Cerebral amyloid angiopathy (CAA) leads to cerebrovascular deposition of ss-amyloid resulting in vessel fragility and intracerebral hemorrhage (ICH). The high prevalence of white matter disease in CAA is possibly secondary to vessel dysfunction and vascular insufficiency. In the context of an ongoing NIH-funded prospective cohort study, this project aims to test the hypotheses that both the degree and location of white matter disease in CAA is an independent contributor to neurologic and functional impairment. The applicant is a junior faculty member in the Department of Neurology at Massachusetts General Hospital and Assistant Professor of Neurology at Harvard Medical School. It is the applicant's career goal to obtain expertise in the clinical and radiologic investigation of vascular diseases of white matter. He plans to obtain the necessary didactic training specific to this proposal during the grant period using an extensive multidisciplinary institutional network. He will not only take advantage of the Mentor's K24-funded training program in patient-oriented research (5K24NS056207-02), but will have an individualized training program tailored to his specific research interests. Through the rigorous research and educational training associated with this award the applicant seeks to become an independent clinician-investigator in the field of cerebral small vessel disease. The applicant's primary mentor, Dr. Steven Greenberg, is currently Professor of Neurology at Harvard Medical School and Co-Director of the MGH Neurology Clinical Trials Unit. He is an internationally recognized leader in intracerebral hemorrhage and CAA with numerous prominent publications in the field. Dr. Greenberg has developed a very strong research program involving numerous multidisciplinary subspecialties. Dr. A. Gregory Sorensen, the Associate Director of the Martinos Center for Bioimaging will be applicant's co-mentor for this proposal. As one of the leaders in field of MRI research, Dr. Sorensen is strongly committed to aiding the applicant in the elements of study design and data analysis pertaining to radiological imaging. The applicant is attached to both the MGH Stroke Service and the MGH Memory Disorders Unit (MDU). The MGH Stroke Service is a nationally recognized referral center for patients with acute or chronic cerebrovascular diseases with state-of-the-art neuroimaging facilities. The service will provide an exposure to the entire spectrum of cerebrovascular disease, including the approximately 120 cases per year of intracerebral hemorrhage, the focus of the applicant's study. The Memory Disorders Unit was first established in 1982 and is an integral part of the Massachusetts Alzheimer's Disease Research Center (ADRC) which has an ongoing NIH-funded clinical research study enrolling patients affected with all types of memory disorders, including vascular dementia and CAA. It was established by Dr. John Growdon and currently led by Dr. Bradley Hyman, two highly-renowned investigators. Three specific hypotheses will be tested: (1) extent of white matter disease (as measured by WMH volume and mean DTI measures) in CAA is associated with gait and balance dysfunction, cognitive impairment and disability, (2) the anatomic location of white matter disease (measured in regions of interest (ROIs) and voxel- based analysis) correlates with these outcome measures and (3) the progression of white matter disease (measured by increase in WMH volume and mean DTI measures in longitudinal follow-up) in CAA results in a measurable increase in these neurological deficits. Degree of gait and balance impairment will be assessed using established qualitative and quantitative measures. The extent of white matter disease on T2-weighted MRI sequences will be evaluated using validated volumetric methods. The location of white matter disease will be assessed using voxel-based analysis of high-resolution MRI sequences. Repeat MRIs at 16 and 36 months will be similarly evaluated to assess degree white matter disease progression and its impact on the measured outcomes. As the pathology of advanced CAA represents a relatively homogenous microvascular process, it serves an ideal model of cerebral vessel dysfunction. The data resulting from the proposed study would have significant implications for not only those patients with CAA-related intracerebral hemorrhage, but the broader elderly population with clinically "silent" CAA. Unlike other common small vessel diseases such as arteriolosclerosis, CAA remains difficult to diagnose early in its course. The results from this study could potentially help identify those patients with "asymptomatic" CAA prior to ICH or cognitive impairment, thus being of paramount importance for future trials aimed at preventing the devastating effects of this disease.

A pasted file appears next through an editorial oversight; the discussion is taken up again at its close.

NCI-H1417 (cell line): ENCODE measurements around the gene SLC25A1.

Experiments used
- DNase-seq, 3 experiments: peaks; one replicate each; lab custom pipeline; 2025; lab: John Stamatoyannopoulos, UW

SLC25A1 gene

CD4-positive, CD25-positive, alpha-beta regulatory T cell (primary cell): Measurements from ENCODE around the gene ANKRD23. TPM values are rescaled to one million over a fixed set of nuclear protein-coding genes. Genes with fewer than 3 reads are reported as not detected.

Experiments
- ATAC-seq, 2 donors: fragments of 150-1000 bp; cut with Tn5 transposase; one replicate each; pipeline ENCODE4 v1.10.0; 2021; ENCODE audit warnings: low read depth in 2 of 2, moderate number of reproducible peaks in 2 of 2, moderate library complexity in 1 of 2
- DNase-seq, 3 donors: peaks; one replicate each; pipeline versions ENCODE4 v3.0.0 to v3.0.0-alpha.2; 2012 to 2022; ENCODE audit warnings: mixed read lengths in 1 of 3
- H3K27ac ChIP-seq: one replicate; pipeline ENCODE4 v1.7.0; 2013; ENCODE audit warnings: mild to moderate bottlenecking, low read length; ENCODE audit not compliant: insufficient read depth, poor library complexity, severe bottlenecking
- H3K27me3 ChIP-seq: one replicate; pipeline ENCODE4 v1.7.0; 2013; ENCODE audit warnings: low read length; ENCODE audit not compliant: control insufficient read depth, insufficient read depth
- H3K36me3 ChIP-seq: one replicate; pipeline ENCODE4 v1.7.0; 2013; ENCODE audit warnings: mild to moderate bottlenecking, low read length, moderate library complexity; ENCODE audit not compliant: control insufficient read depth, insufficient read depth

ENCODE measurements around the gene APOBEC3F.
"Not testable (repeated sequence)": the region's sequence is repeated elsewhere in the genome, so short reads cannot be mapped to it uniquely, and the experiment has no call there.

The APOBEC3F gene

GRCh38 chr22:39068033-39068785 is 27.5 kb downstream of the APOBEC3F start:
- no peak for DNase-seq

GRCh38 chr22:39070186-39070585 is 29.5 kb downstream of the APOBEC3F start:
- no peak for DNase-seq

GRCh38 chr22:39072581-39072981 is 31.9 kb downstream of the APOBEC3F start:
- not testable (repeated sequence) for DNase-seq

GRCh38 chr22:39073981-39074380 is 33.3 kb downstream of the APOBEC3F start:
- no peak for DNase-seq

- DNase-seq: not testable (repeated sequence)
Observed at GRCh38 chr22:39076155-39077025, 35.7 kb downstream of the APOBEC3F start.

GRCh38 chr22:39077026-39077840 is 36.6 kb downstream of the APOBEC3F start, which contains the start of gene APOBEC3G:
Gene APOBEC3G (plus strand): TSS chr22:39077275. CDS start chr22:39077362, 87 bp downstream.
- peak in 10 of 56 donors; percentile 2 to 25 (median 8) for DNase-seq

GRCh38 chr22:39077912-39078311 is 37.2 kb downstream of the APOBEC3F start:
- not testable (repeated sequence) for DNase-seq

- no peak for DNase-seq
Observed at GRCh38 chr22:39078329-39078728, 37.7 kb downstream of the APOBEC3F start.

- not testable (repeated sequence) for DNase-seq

As the pathology of advanced CAA represents a relatively homogenous microvascular process, it serves an ideal model of cerebral vessel dysfunction. The data resulting from the proposed study would have significant implications for not only those patients with CAA-related intracerebral hemorrhage, but the broader elderly population with clinically silent CAA. Unlike other common small vessel diseases such as arteriolosclerosis, CAA remains difficult to diagnose early in its course. The results from this study could potentially help identify those patients with asymptomatic CAA prior to ICH or cognitive impairment, thus being of paramount importance for future trials aimed at preventing the devastating effects of this disease.
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